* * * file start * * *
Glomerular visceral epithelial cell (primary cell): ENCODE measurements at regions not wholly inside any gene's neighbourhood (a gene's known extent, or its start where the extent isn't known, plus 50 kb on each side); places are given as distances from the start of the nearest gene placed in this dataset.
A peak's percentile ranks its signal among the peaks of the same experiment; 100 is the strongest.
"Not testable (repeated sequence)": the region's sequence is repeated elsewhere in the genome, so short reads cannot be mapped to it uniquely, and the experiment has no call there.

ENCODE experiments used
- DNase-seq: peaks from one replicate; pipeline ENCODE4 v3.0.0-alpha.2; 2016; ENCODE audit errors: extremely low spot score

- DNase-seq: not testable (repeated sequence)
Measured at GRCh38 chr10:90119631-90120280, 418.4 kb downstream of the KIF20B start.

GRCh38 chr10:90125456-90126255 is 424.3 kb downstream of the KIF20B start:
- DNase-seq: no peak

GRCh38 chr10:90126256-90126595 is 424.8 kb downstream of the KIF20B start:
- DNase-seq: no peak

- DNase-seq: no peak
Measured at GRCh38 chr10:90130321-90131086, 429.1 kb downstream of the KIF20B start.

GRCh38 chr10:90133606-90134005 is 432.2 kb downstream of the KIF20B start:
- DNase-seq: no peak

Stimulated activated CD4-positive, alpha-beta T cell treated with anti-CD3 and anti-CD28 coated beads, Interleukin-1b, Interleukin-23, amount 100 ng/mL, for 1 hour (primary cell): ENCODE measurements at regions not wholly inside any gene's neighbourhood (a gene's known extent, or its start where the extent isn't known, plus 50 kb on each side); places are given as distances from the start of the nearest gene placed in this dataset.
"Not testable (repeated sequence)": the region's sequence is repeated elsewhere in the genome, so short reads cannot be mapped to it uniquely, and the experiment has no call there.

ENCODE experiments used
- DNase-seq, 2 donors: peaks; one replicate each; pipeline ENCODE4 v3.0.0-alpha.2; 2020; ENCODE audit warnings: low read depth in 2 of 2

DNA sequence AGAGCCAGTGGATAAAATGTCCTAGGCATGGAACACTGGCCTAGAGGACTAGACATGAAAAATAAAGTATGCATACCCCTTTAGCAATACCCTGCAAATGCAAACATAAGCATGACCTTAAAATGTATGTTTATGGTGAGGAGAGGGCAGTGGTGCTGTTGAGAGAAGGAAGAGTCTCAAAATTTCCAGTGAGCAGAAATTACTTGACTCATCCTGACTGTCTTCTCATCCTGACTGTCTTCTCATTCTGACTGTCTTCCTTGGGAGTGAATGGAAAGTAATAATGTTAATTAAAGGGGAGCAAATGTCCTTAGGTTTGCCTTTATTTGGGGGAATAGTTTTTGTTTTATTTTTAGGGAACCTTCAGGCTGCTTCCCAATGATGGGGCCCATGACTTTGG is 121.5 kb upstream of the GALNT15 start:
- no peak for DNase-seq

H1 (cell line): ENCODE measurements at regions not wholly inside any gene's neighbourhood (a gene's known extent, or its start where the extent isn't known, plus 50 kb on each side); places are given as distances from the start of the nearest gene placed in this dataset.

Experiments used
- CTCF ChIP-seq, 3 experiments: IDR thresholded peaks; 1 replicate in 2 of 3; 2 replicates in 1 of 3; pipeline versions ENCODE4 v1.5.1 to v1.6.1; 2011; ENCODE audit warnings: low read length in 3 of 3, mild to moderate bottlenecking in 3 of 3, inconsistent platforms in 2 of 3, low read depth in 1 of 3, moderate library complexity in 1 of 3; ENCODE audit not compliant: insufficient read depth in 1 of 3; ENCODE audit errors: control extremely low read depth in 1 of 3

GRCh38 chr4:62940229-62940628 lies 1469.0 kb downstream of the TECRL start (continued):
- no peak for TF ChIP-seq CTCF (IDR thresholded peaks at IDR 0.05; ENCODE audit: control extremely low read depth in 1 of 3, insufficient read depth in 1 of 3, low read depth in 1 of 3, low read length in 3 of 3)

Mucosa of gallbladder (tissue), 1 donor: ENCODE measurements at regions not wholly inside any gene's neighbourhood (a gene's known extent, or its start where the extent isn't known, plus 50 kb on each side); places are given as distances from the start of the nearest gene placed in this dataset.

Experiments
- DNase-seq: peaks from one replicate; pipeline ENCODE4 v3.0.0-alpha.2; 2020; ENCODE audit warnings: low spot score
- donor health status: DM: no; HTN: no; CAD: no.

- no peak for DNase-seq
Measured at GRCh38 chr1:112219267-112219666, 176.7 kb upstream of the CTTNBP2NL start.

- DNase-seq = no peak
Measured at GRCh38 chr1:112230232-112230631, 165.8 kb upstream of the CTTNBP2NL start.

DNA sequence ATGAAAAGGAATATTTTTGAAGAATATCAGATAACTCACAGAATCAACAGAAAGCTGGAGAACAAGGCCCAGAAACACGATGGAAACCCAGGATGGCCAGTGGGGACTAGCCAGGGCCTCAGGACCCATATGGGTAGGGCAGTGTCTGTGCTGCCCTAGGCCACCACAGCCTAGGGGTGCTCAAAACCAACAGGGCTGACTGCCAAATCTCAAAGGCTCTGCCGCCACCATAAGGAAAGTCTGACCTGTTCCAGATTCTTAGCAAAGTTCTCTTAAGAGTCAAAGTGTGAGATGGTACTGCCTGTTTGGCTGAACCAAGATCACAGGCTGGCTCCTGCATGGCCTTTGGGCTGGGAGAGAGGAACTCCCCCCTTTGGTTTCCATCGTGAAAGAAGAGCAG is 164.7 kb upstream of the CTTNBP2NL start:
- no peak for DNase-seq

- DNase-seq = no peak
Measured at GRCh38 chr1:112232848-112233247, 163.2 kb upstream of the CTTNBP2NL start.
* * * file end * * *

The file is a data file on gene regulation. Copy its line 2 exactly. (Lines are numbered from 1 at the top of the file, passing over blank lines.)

A peak's percentile ranks its signal among the peaks of the same experiment; 100 is the strongest.